Biomedical research centre will make Manchester an economic 'northern powerhouse' to rival London

The project will cost taxpayers over £200 million but is expected to be widely supported by private investment

Manchester will be home to a multimillion-pound science institution, George Osborne will confirm, as he prepares to flesh out plans for a “northern powerhouse” to rival London’s economy.

The research and innovation centre will mirror London’s £650m Francis Crick Institute, which is set to become Europe’s largest biomedical research centre when it opens next year.

With a focus on materials research, the project will cost taxpayers over £200 million but is expected to be widely supported by private investment. A “commercial arm” will be developed to ensure innovations in technology and manufacturing are sold to businesses in Britain.

The announcement is expected build on Mr Osborne’s theme of encouraging greater economic investment and prosperity in the northern regions.

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A computer-generated image of the Francis Crick Institute, set to open in 2015 in London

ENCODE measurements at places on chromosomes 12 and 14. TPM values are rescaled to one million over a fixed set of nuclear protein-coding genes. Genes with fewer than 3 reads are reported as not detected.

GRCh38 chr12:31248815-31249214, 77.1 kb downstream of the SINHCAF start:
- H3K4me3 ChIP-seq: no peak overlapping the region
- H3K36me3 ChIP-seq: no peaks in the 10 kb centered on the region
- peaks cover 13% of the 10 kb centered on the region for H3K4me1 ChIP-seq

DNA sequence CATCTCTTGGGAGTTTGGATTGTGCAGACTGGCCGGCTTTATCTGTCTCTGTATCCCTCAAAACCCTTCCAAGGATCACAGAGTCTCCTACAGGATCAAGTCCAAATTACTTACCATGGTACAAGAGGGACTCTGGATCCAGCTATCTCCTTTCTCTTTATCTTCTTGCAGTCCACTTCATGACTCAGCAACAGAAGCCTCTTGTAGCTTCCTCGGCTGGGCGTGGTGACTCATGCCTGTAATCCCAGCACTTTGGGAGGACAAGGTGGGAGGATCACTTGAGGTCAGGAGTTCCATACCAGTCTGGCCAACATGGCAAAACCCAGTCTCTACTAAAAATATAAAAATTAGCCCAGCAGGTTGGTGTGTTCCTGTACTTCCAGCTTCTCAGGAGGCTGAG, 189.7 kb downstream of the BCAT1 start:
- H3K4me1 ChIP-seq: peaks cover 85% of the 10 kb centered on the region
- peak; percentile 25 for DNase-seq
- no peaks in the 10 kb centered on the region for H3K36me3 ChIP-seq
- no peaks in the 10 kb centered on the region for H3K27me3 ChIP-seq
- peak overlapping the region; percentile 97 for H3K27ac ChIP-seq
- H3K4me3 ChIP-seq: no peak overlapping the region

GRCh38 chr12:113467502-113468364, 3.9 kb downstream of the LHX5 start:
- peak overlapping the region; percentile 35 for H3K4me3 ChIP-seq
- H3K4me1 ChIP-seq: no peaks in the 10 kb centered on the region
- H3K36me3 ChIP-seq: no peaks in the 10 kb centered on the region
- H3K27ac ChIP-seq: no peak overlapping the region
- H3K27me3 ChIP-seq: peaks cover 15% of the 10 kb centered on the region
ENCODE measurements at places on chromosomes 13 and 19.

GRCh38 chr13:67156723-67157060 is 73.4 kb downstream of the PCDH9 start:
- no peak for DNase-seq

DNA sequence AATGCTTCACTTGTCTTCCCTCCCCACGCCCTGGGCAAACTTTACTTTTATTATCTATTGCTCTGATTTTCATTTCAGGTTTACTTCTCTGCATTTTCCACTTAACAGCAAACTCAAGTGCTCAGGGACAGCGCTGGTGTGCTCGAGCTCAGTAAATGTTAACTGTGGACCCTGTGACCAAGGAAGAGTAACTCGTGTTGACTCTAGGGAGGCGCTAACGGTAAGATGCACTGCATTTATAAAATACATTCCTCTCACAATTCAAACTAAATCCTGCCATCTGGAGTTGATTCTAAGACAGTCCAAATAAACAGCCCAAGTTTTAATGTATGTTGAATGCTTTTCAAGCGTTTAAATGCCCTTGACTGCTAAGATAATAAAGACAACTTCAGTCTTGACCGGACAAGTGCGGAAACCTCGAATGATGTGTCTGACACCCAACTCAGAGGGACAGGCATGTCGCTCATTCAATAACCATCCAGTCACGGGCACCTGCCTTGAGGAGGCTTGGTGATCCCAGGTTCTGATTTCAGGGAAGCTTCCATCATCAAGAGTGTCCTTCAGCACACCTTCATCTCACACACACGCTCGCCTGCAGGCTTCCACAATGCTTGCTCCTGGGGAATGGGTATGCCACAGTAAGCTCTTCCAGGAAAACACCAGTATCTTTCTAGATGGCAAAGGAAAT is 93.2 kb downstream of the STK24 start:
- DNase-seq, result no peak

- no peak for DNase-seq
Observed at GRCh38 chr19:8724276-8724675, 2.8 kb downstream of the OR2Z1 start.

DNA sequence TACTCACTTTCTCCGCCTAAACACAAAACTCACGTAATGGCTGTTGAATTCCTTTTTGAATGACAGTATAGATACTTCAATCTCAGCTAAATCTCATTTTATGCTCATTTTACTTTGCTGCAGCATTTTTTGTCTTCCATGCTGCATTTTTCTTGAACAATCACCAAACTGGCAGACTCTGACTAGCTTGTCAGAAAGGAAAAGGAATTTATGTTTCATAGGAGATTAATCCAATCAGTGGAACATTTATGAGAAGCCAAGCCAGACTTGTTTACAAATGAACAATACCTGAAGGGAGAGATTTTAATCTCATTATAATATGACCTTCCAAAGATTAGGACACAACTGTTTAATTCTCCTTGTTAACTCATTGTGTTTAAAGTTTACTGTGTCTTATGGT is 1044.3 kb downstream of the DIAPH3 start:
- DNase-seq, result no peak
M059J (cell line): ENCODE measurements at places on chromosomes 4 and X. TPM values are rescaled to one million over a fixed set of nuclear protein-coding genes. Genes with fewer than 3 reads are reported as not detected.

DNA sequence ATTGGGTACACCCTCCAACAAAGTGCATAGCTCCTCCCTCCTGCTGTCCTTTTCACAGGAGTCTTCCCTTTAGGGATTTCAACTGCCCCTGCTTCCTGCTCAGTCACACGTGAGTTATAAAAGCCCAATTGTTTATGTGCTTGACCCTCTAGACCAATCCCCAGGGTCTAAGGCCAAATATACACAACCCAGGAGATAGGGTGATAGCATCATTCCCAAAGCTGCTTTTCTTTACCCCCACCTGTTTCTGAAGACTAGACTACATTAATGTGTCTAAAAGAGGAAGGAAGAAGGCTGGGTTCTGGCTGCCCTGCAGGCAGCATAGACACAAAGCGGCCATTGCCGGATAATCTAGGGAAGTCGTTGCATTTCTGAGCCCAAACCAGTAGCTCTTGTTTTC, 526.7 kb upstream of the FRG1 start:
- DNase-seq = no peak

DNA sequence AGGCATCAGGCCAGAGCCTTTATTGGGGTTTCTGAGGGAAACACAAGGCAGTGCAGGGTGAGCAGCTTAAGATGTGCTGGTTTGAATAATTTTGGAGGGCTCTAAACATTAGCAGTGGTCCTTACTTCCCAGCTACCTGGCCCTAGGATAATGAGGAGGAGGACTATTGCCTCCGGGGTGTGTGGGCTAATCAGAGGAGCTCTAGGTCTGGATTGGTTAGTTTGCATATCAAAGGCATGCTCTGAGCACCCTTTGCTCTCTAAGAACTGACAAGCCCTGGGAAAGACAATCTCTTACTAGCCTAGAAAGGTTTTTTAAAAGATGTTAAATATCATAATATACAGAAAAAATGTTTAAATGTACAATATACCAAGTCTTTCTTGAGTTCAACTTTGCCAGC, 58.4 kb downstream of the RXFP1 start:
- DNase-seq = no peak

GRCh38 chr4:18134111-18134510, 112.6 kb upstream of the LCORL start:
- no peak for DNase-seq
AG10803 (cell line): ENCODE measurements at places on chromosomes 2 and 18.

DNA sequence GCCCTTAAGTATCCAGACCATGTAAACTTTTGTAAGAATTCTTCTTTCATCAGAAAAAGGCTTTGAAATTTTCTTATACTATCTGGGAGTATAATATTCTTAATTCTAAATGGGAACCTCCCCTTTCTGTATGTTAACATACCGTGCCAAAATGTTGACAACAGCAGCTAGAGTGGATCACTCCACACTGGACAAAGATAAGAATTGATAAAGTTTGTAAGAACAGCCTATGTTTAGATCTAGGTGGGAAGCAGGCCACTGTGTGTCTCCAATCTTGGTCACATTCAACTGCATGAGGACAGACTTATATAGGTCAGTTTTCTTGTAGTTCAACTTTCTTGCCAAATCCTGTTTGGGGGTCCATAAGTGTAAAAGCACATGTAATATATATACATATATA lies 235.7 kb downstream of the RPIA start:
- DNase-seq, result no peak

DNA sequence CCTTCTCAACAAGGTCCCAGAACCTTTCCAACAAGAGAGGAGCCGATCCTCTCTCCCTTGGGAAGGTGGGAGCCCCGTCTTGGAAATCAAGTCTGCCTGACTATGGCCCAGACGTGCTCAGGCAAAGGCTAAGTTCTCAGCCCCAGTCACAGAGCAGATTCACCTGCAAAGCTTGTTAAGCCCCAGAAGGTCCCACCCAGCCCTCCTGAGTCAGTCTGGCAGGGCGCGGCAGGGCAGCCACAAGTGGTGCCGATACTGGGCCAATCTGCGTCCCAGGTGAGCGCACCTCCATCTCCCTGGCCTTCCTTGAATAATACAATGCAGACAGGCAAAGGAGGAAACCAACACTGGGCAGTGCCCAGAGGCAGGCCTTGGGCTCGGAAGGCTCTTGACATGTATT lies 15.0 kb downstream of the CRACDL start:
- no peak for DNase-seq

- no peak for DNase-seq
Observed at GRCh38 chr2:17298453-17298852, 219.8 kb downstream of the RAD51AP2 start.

It will be aided with more investment in transport and infrastructure projects to improve accessibility. Last month Mr Osborne approved a high-speed rail link - HS3 - across the Pennines, linking Hull to Liverpool, via Leeds and Manchester. He later announced new powers and money for Manchester as part of the government’s response to the Scottish referendum.

Privately some Labour MPs have expressed anger that this devolution strategy, championed in the party’s own policy review, is now being taken up by Mr Osborne, before Labour has agreed to feature it in their own manifesto.

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